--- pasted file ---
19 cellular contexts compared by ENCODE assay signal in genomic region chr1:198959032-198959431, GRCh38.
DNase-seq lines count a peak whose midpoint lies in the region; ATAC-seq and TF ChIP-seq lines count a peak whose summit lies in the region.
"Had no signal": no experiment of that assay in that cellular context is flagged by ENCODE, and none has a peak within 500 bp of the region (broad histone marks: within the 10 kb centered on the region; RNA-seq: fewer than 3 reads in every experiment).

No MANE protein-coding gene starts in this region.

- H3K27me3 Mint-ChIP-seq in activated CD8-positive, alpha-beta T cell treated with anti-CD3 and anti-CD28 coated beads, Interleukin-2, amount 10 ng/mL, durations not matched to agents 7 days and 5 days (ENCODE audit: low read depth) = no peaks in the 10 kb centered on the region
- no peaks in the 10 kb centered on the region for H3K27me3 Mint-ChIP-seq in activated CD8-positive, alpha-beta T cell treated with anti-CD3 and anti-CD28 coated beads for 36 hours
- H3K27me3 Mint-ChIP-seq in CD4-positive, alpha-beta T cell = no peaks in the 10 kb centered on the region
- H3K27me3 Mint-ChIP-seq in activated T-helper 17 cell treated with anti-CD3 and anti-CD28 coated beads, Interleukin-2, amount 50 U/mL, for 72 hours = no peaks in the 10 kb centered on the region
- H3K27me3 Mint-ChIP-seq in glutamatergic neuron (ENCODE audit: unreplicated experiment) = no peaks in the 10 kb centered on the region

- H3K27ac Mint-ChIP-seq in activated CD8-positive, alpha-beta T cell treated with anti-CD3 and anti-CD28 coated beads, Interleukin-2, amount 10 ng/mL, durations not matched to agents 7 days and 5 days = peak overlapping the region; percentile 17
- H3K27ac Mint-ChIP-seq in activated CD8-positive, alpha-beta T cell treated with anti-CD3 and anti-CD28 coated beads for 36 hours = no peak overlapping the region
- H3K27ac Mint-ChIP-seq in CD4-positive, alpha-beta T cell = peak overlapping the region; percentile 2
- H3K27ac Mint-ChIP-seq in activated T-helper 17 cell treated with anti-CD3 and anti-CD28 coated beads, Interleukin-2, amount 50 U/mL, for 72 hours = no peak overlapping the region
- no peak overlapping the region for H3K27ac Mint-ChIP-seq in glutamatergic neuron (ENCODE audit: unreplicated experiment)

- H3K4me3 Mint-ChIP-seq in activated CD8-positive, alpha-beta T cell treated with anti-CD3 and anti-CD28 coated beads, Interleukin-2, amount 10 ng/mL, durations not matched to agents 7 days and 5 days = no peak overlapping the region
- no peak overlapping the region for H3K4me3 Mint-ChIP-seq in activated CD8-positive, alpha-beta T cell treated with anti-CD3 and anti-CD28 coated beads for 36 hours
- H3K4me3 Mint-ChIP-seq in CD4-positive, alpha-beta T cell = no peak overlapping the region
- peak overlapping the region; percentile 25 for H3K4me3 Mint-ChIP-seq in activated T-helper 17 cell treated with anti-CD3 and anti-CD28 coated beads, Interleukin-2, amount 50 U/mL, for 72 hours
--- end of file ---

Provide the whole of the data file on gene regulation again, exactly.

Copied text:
19 cellular contexts compared by ENCODE assay signal in genomic region chr1:198959032-198959431, GRCh38.
DNase-seq lines count a peak whose midpoint lies in the region; ATAC-seq and TF ChIP-seq lines count a peak whose summit lies in the region.
"Had no signal": no experiment of that assay in that cellular context is flagged by ENCODE, and none has a peak within 500 bp of the region (broad histone marks: within the 10 kb centered on the region; RNA-seq: fewer than 3 reads in every experiment).

No MANE protein-coding gene starts in this region.

- H3K27me3 Mint-ChIP-seq in activated CD8-positive, alpha-beta T cell treated with anti-CD3 and anti-CD28 coated beads, Interleukin-2, amount 10 ng/mL, durations not matched to agents 7 days and 5 days (ENCODE audit: low read depth) = no peaks in the 10 kb centered on the region
- no peaks in the 10 kb centered on the region for H3K27me3 Mint-ChIP-seq in activated CD8-positive, alpha-beta T cell treated with anti-CD3 and anti-CD28 coated beads for 36 hours
- H3K27me3 Mint-ChIP-seq in CD4-positive, alpha-beta T cell = no peaks in the 10 kb centered on the region
- H3K27me3 Mint-ChIP-seq in activated T-helper 17 cell treated with anti-CD3 and anti-CD28 coated beads, Interleukin-2, amount 50 U/mL, for 72 hours = no peaks in the 10 kb centered on the region
- H3K27me3 Mint-ChIP-seq in glutamatergic neuron (ENCODE audit: unreplicated experiment) = no peaks in the 10 kb centered on the region

- H3K27ac Mint-ChIP-seq in activated CD8-positive, alpha-beta T cell treated with anti-CD3 and anti-CD28 coated beads, Interleukin-2, amount 10 ng/mL, durations not matched to agents 7 days and 5 days = peak overlapping the region; percentile 17
- H3K27ac Mint-ChIP-seq in activated CD8-positive, alpha-beta T cell treated with anti-CD3 and anti-CD28 coated beads for 36 hours = no peak overlapping the region
- H3K27ac Mint-ChIP-seq in CD4-positive, alpha-beta T cell = peak overlapping the region; percentile 2
- H3K27ac Mint-ChIP-seq in activated T-helper 17 cell treated with anti-CD3 and anti-CD28 coated beads, Interleukin-2, amount 50 U/mL, for 72 hours = no peak overlapping the region
- no peak overlapping the region for H3K27ac Mint-ChIP-seq in glutamatergic neuron (ENCODE audit: unreplicated experiment)

- H3K4me3 Mint-ChIP-seq in activated CD8-positive, alpha-beta T cell treated with anti-CD3 and anti-CD28 coated beads, Interleukin-2, amount 10 ng/mL, durations not matched to agents 7 days and 5 days = no peak overlapping the region
- no peak overlapping the region for H3K4me3 Mint-ChIP-seq in activated CD8-positive, alpha-beta T cell treated with anti-CD3 and anti-CD28 coated beads for 36 hours
- H3K4me3 Mint-ChIP-seq in CD4-positive, alpha-beta T cell = no peak overlapping the region
- peak overlapping the region; percentile 25 for H3K4me3 Mint-ChIP-seq in activated T-helper 17 cell treated with anti-CD3 and anti-CD28 coated beads, Interleukin-2, amount 50 U/mL, for 72 hours